This November, the Free Concert Series in the Richard Bradshaw Amphitheatre features an eclectic mix of concerts. From programs that showcase vocal and chamber music gems, to unique genre-bending world music and jazz, you will find concerts to move, inspire and entertain you. Here are a few that you won't want to miss!
Wednesday, November 5, 2014
5:30 - 6:30 p.m.
Walk to the Sea
Jewish-Canadian trumpeter and composer David Buchbinder teams up with Cuban piano master Hilario Durán and a crew of Canada’s top jazz and world musicians to form Odessa/Havana. In a unique cross-cultural collaboration, the group explores the commonalities of music from the Iberian peninsula and their shared Arabic, Roma, Sephardic and North African roots.
Thursday, November 6, 2014
12 - 1 p.m.
1914 - 1918: Lest We Forget...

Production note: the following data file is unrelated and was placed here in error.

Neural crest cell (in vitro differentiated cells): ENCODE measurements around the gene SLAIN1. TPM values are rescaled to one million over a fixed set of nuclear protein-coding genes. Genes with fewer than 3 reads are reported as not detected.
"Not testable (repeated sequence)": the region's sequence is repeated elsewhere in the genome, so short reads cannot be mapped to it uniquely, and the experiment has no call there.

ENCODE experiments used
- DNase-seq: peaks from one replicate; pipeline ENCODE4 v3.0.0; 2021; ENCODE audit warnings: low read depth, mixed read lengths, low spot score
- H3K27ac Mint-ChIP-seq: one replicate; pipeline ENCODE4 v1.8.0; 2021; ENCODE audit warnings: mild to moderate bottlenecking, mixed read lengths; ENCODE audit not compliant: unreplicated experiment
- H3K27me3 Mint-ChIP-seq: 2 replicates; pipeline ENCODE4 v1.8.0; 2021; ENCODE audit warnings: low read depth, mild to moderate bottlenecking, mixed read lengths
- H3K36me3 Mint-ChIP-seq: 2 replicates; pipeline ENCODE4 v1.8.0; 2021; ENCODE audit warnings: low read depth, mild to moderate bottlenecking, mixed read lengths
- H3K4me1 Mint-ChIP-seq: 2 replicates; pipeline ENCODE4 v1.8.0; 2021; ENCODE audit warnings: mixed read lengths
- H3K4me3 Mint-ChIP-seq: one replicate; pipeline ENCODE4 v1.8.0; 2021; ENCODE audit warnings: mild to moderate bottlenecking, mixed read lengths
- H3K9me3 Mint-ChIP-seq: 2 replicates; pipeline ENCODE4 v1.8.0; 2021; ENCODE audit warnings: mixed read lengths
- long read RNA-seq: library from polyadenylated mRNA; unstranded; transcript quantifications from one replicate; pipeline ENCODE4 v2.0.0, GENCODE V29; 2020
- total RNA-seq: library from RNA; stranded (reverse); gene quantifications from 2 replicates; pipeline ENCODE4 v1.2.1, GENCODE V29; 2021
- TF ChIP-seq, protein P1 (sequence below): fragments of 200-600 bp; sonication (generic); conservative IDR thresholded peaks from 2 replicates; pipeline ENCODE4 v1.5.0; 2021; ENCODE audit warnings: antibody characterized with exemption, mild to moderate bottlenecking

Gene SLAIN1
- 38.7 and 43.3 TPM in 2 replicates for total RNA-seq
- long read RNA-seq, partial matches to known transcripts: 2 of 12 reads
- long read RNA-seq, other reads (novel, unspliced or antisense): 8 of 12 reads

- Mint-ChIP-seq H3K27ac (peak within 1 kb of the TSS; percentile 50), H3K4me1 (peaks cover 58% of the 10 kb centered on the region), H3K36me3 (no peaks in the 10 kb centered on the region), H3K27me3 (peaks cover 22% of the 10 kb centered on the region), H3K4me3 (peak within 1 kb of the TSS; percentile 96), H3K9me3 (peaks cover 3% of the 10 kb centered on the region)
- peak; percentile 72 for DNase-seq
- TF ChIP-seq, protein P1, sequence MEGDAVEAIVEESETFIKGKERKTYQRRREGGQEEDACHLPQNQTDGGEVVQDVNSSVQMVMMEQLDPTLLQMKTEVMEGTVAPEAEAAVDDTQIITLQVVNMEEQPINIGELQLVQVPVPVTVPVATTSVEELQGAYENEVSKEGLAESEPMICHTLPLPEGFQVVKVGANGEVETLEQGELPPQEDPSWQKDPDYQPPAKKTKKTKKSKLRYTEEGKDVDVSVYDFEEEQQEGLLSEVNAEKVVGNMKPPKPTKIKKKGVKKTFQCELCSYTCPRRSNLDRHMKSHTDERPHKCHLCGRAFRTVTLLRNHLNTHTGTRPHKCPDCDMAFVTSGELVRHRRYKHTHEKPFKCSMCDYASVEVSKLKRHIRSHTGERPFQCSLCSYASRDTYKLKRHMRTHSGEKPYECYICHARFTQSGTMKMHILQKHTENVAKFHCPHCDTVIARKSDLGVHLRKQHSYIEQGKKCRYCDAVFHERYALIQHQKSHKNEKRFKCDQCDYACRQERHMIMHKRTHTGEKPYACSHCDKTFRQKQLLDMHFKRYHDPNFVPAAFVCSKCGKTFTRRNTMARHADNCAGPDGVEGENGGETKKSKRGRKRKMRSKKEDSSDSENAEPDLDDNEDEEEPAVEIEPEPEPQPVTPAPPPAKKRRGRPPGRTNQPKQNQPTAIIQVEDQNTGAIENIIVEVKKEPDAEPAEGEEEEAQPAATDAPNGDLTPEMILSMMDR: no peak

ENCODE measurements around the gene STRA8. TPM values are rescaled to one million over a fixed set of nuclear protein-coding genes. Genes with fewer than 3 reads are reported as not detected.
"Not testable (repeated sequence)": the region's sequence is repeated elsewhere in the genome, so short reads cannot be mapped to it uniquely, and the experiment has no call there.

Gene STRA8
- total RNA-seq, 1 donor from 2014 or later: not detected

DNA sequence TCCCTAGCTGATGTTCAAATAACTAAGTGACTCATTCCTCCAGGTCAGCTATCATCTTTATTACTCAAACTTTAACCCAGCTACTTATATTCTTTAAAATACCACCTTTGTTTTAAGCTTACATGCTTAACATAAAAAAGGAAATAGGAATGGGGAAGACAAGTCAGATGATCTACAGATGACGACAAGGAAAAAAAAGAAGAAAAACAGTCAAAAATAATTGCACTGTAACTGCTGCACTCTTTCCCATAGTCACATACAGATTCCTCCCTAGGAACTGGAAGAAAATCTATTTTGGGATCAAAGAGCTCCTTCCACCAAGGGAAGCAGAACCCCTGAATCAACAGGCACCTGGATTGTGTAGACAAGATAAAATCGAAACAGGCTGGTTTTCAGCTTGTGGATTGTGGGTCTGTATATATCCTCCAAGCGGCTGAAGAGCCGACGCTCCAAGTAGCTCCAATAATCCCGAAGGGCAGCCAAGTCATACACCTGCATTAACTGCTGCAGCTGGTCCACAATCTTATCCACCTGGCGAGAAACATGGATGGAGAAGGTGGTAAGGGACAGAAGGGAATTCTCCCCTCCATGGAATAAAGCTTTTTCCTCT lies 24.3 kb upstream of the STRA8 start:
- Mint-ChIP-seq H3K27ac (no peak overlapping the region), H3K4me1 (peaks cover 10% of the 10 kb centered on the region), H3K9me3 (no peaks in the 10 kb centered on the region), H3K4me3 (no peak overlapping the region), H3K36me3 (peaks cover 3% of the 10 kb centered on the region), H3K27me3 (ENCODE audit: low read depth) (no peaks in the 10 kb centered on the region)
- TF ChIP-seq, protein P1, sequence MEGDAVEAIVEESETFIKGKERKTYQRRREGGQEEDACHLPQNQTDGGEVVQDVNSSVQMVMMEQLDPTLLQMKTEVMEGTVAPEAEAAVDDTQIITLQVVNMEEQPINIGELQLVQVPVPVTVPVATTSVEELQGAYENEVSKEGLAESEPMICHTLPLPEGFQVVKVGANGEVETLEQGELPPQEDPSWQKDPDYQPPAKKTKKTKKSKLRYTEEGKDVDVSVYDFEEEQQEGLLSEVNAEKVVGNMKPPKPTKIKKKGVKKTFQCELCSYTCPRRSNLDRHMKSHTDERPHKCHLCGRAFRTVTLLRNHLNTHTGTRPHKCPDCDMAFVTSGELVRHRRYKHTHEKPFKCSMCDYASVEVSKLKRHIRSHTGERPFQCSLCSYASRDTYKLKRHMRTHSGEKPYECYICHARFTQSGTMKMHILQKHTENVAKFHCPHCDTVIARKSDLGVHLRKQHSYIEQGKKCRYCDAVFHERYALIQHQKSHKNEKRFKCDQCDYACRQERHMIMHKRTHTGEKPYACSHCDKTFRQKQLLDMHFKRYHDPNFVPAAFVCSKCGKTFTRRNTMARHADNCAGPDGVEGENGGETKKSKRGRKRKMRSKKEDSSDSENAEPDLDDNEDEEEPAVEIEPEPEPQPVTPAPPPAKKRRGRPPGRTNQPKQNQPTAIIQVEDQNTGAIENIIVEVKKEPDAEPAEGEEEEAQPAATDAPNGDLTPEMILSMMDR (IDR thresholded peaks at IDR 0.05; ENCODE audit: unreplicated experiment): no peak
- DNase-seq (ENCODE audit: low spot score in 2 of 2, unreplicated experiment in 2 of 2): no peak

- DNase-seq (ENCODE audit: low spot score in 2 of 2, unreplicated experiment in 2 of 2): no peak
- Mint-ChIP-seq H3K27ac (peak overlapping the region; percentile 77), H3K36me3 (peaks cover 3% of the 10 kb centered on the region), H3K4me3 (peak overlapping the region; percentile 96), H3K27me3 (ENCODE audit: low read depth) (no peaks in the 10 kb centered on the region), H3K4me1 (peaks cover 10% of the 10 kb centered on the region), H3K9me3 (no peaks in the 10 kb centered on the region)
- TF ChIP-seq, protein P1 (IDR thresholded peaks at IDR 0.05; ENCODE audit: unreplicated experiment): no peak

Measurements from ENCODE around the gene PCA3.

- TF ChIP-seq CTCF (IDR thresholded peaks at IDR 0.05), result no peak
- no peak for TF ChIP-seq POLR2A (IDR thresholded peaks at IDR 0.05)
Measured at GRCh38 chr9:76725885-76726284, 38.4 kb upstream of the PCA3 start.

In the second of six concerts in our sub-series, A Century of Change: Remembering the World Wars and the Fall of the Berlin Wall, French-Canadian pianist Maxim Bernard commemorates the 100th anniversary of the start of the First World War with a touching program of works written during the war. Maxim reflects on the role of the artist during one of the most pivotal periods in Western history through works by Rachmaninov, Medtner, Hindemith, Scriabin, Fauré and Ravel.
Wednesday, November 12, 2014
12 - 1 p.m.
Sub Urban Gypsy
Dominic Mancuso Group
Award-winning singer, songwriter, multi-instrumentalist and producer Dominic Mancuso leads a powerhouse quintet of Canada’s foremost world musicians in a compelling sonic exploration of his ancestry. With his passionate and soulful singing style, infectious on-stage energy and enchanting storytelling, Dominic embraces the repertoire of his southern Italian forefathers and infuses it with the rich multicultural flavours of his native Toronto. In this special presentation, he performs highlights from his Juno Award-winning album, Comfortably Mine, as well as the group’s recent studio offering, Sub Urban Gypsy.